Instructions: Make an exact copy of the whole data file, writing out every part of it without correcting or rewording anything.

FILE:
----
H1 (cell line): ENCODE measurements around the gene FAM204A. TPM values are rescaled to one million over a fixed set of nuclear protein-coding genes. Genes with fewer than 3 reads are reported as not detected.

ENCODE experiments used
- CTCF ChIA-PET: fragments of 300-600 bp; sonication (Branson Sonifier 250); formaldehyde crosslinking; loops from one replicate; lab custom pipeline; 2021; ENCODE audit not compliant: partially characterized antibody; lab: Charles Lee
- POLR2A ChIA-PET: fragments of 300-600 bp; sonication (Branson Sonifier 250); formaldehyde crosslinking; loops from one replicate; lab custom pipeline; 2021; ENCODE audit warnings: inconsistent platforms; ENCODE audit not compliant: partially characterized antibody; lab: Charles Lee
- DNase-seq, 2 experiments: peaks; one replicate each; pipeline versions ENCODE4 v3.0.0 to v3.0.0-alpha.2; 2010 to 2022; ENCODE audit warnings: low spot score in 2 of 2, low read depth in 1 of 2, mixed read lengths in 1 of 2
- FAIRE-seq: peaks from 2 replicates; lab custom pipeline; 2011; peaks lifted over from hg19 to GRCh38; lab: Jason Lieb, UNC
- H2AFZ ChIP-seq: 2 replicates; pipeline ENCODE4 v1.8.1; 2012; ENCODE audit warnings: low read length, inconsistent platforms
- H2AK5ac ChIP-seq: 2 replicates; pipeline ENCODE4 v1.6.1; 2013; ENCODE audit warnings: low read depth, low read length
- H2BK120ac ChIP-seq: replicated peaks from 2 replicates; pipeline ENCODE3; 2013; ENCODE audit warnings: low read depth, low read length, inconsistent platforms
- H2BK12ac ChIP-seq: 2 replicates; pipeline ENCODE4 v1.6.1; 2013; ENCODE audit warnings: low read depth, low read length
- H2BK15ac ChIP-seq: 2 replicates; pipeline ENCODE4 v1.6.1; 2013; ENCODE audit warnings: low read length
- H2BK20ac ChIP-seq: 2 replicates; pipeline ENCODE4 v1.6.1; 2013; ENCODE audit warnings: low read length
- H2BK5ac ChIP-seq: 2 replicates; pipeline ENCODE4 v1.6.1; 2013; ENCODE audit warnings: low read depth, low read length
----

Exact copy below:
H1 (cell line): ENCODE measurements around the gene FAM204A. TPM values are rescaled to one million over a fixed set of nuclear protein-coding genes. Genes with fewer than 3 reads are reported as not detected.

ENCODE experiments used
- CTCF ChIA-PET: fragments of 300-600 bp; sonication (Branson Sonifier 250); formaldehyde crosslinking; loops from one replicate; lab custom pipeline; 2021; ENCODE audit not compliant: partially characterized antibody; lab: Charles Lee
- POLR2A ChIA-PET: fragments of 300-600 bp; sonication (Branson Sonifier 250); formaldehyde crosslinking; loops from one replicate; lab custom pipeline; 2021; ENCODE audit warnings: inconsistent platforms; ENCODE audit not compliant: partially characterized antibody; lab: Charles Lee
- DNase-seq, 2 experiments: peaks; one replicate each; pipeline versions ENCODE4 v3.0.0 to v3.0.0-alpha.2; 2010 to 2022; ENCODE audit warnings: low spot score in 2 of 2, low read depth in 1 of 2, mixed read lengths in 1 of 2
- FAIRE-seq: peaks from 2 replicates; lab custom pipeline; 2011; peaks lifted over from hg19 to GRCh38; lab: Jason Lieb, UNC
- H2AFZ ChIP-seq: 2 replicates; pipeline ENCODE4 v1.8.1; 2012; ENCODE audit warnings: low read length, inconsistent platforms
- H2AK5ac ChIP-seq: 2 replicates; pipeline ENCODE4 v1.6.1; 2013; ENCODE audit warnings: low read depth, low read length
- H2BK120ac ChIP-seq: replicated peaks from 2 replicates; pipeline ENCODE3; 2013; ENCODE audit warnings: low read depth, low read length, inconsistent platforms
- H2BK12ac ChIP-seq: 2 replicates; pipeline ENCODE4 v1.6.1; 2013; ENCODE audit warnings: low read depth, low read length
- H2BK15ac ChIP-seq: 2 replicates; pipeline ENCODE4 v1.6.1; 2013; ENCODE audit warnings: low read length
- H2BK20ac ChIP-seq: 2 replicates; pipeline ENCODE4 v1.6.1; 2013; ENCODE audit warnings: low read length
- H2BK5ac ChIP-seq: 2 replicates; pipeline ENCODE4 v1.6.1; 2013; ENCODE audit warnings: low read depth, low read length